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Longterm report on the Harley-Davidson V-Rod

Published: 24 June 2002

Updated: 19 November 2014

Riding a Harley in public is one thing, but admitting it can be tougher. Sports bikes and motocrossers have featured throughout my biking life, and here I am expecting you to take me seriously on an overblown cruiser. Why would I, lover of the kicks biking gives, slip over to the Dark Side; a world of tassels, polish, leather food and more polish?

Because this is a V-Rod. Everyone, and that includes the speed-riddled freaks hanging around this office, looks at Harley’s latest take on cruising in a very different light to most of the factory’s previous shiny output. It looks stunning. You could leave it at that, and I’m almost prepared to. No other bike attracts attention like this – even a 996 hasn’t got the ‘everyone loves me because I’m a bit mean’ aura of this machine.

That it’s the first Harley that actually accelerates hard, tops the ton with ease, brakes well and can negotiate the odd bend with some sort of finesse is the extra forkful of fois gras. I didn’t get this to ride like a sports bike, but it’s great to be sitting back, chugging at 50 in the laid-back riding position, and roll the bike through to a hundred-and-plenty in top. Most cruisers barely scrape three figures...

I’ve gone easy in the corners, though. You don’t get a look like this and come away with an ice-racer’s ground clearance – pull up alongside a decent kerb and you wouldn’t need the sidestand.

To test the Rod’s real pulling power, I found the perfect event – a joint HOG rally and Hot Rod car rally at Billing Aquadrome in Northampton.

I’m hardly a paid-up member of the Harley Owners’ Group – too much chrome-and-eagles for me – but here was a chance to get the inside line on my new ride (see, I’m talking the talk already).

I cruised in and parked the Rod in the main entrance area, cautiously removed my lid and jacket and had a look around the assembled T-shirt and tassel stands. I even checked out a few of the other Harleys and Buells, looking for inspiration for the next addition to the Rod. It’ll have to be subtle, though, because this isn’t going to be turned into Liberace’s limo. I like the dragster look too much to mess with it.

I’m not exactly the retiring type, but nobody made any attempt to chat about this latest addition to the Harley line-up. The Hoggers were in their tents, probably sleeping off the previous night’s hangover. A couple of people threw a cursory glance at the Rod, before shuffling off in silence. Is this the start of an anti-V-Rod movement by the traditional bank managers-turned weekend wannabe bad boy Harley freaks? They must realise they’ve been out-cooled by the new arrival.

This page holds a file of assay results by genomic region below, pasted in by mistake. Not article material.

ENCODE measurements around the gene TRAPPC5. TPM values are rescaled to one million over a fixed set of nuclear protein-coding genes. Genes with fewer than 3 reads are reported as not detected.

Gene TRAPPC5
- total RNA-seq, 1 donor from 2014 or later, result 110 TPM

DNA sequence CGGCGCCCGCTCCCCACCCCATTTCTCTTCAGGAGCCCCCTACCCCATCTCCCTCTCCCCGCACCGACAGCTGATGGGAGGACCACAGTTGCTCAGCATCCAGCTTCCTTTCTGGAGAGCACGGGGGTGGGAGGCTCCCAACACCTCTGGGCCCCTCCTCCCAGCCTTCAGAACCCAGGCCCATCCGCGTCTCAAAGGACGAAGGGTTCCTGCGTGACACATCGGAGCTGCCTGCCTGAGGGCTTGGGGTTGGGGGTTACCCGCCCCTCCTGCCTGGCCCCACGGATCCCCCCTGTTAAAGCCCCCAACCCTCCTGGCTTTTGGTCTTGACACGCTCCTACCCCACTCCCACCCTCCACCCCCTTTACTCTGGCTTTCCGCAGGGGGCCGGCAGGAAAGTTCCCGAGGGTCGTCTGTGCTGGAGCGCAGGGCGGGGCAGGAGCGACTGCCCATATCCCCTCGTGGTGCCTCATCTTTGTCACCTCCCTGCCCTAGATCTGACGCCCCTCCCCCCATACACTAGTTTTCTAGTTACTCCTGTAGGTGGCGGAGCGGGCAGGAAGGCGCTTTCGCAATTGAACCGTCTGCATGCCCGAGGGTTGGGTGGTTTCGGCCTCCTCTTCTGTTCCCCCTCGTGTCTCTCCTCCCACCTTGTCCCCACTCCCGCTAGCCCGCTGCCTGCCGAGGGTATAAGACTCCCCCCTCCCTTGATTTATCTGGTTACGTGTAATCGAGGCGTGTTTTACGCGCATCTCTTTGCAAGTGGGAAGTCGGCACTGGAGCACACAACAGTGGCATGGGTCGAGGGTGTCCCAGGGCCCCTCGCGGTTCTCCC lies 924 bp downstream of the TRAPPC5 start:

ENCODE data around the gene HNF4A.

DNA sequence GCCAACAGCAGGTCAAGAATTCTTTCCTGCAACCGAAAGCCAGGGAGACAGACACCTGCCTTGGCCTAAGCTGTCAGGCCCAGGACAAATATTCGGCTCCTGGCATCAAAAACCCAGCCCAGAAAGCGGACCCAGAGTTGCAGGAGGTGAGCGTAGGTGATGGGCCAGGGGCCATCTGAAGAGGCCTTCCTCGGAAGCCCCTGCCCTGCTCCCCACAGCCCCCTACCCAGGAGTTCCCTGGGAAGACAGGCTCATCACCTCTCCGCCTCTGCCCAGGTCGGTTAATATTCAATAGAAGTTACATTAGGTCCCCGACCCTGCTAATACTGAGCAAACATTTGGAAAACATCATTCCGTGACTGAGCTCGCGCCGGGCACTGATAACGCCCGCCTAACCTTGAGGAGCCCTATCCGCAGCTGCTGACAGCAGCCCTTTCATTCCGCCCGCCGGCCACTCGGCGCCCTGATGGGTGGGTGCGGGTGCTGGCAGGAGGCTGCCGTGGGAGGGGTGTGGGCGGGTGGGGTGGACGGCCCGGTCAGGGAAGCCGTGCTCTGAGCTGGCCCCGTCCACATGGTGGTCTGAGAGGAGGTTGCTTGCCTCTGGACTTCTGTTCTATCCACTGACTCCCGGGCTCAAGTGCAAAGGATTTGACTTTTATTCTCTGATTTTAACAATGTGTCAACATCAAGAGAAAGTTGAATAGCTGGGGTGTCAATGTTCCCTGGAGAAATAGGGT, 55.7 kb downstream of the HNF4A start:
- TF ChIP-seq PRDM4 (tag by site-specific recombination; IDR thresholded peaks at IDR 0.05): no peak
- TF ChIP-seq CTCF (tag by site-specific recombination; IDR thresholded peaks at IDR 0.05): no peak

It was clearly time to saddle up and high-tail over to the car boys. Put simply, I was mobbed. every 10 yards I was excitedly flagged down by a genuinely interested Hot Rodder – many with an amazing knowledge of bikes, especially Harleys.

One guy – an American who had jetted over to see the car show – knew just how short supply V-Rods are and wanted to buy it off me on the spot and ship it back to California.

They all appreciated the solid dish wheels, but to show you how into details these folk are, the headlamp caused a real stir. I could see hot-rodders planning how to include a couple on their next project car.

Next thing I knew, I was ushered into the main show arena where the bike instantly pulled a crowd of doting custom fans. And then I was invited to be the only motorcycle to join their 200-car cruise to Rockingham race track to watch some U.S.-style car racing on the oval.

The custom car fraternity love all things authentically American, worship drag racing and drag strip style, appreciate the art of the stylist and are suckers for a bit of performance mixed in with drop-dead looks. They sound like perfect V-Rod customers to me.

Cleaner wanted: Big job

The V-Rod is the only bike I know that comes with its own six-language brochure covering cleaning the bike, and warning that incorrect technique will " void your cosmetic warranty coverage " .

Only the most cynical would say this is a transparent plot to get you to buy Harley’s own range of cleaning products, including Bug Remover, Spray Cleaner and Polish, Wheel and Tire (sic) Cleaner and Harley’s own polishing muff and cleaning cloths. Just to show how all-American it is, Harley Gloss smells like Hubba Bubba cherry bubble gum. How cool is that?

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